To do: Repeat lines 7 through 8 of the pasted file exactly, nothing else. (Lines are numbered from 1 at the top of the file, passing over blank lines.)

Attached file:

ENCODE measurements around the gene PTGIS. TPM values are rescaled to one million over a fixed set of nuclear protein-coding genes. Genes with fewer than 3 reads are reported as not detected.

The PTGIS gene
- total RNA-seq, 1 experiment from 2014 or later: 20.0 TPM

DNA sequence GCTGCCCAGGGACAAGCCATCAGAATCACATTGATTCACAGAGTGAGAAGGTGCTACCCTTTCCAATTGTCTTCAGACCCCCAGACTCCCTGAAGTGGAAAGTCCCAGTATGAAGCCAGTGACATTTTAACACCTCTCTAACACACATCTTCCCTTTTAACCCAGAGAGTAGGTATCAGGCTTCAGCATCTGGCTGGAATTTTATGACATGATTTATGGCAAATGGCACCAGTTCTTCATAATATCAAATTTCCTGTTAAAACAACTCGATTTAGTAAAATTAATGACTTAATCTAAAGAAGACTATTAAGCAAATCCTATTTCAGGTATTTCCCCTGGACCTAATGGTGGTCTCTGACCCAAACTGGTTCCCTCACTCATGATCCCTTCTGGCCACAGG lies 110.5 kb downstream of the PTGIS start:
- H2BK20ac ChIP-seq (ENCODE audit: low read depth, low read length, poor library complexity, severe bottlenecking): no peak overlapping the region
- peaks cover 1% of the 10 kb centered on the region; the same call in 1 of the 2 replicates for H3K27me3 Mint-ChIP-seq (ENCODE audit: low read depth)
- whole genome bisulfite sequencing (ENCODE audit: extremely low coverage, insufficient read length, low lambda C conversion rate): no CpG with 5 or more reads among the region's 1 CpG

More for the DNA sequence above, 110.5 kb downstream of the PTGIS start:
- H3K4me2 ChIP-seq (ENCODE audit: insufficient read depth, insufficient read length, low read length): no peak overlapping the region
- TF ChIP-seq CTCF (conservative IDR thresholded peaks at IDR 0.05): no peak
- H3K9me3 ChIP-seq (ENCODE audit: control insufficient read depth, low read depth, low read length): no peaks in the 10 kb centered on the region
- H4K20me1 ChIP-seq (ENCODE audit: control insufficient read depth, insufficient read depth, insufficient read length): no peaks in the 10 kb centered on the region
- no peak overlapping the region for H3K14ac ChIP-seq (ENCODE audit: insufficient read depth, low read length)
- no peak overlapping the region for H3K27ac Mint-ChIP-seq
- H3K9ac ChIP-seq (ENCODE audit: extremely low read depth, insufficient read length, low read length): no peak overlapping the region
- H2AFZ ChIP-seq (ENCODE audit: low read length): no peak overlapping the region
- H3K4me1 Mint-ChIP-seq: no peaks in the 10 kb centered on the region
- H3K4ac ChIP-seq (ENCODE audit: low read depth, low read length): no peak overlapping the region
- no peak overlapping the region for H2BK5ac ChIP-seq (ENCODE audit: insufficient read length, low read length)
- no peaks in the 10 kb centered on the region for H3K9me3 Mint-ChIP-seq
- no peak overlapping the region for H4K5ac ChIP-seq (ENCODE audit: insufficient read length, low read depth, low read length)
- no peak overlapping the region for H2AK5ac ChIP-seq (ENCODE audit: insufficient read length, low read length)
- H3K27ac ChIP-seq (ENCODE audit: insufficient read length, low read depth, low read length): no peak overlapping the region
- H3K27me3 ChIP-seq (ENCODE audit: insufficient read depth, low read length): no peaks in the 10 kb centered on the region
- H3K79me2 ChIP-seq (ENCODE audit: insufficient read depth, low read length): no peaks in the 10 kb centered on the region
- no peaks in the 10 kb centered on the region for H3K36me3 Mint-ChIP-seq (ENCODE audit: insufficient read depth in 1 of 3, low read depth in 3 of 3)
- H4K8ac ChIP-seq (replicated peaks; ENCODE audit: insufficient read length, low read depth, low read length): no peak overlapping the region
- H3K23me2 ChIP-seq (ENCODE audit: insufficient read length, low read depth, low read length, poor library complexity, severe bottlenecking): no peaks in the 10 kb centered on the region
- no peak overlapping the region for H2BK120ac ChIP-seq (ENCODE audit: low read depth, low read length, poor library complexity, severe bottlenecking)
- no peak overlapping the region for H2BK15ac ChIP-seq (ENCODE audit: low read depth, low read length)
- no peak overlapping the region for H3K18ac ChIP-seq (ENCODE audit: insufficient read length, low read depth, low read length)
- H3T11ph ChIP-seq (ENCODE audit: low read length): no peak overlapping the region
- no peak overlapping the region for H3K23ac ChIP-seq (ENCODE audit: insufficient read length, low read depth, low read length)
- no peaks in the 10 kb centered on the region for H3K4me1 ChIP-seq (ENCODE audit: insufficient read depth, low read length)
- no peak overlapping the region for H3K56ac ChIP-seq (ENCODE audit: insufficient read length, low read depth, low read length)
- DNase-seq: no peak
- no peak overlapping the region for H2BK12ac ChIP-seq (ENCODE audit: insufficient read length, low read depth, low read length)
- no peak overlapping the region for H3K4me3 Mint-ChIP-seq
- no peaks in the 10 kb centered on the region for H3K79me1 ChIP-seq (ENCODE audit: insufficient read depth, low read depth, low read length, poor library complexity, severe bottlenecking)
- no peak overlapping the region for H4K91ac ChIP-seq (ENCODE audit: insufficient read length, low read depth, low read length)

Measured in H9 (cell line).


- whole genome bisulfite sequencing (ENCODE audit: extremely low coverage, insufficient read length, low lambda C conversion rate): no CpG with 5 or more reads among the region's 1 CpG

More for the DNA sequence above, 110.5 kb downstream of the PTGIS start: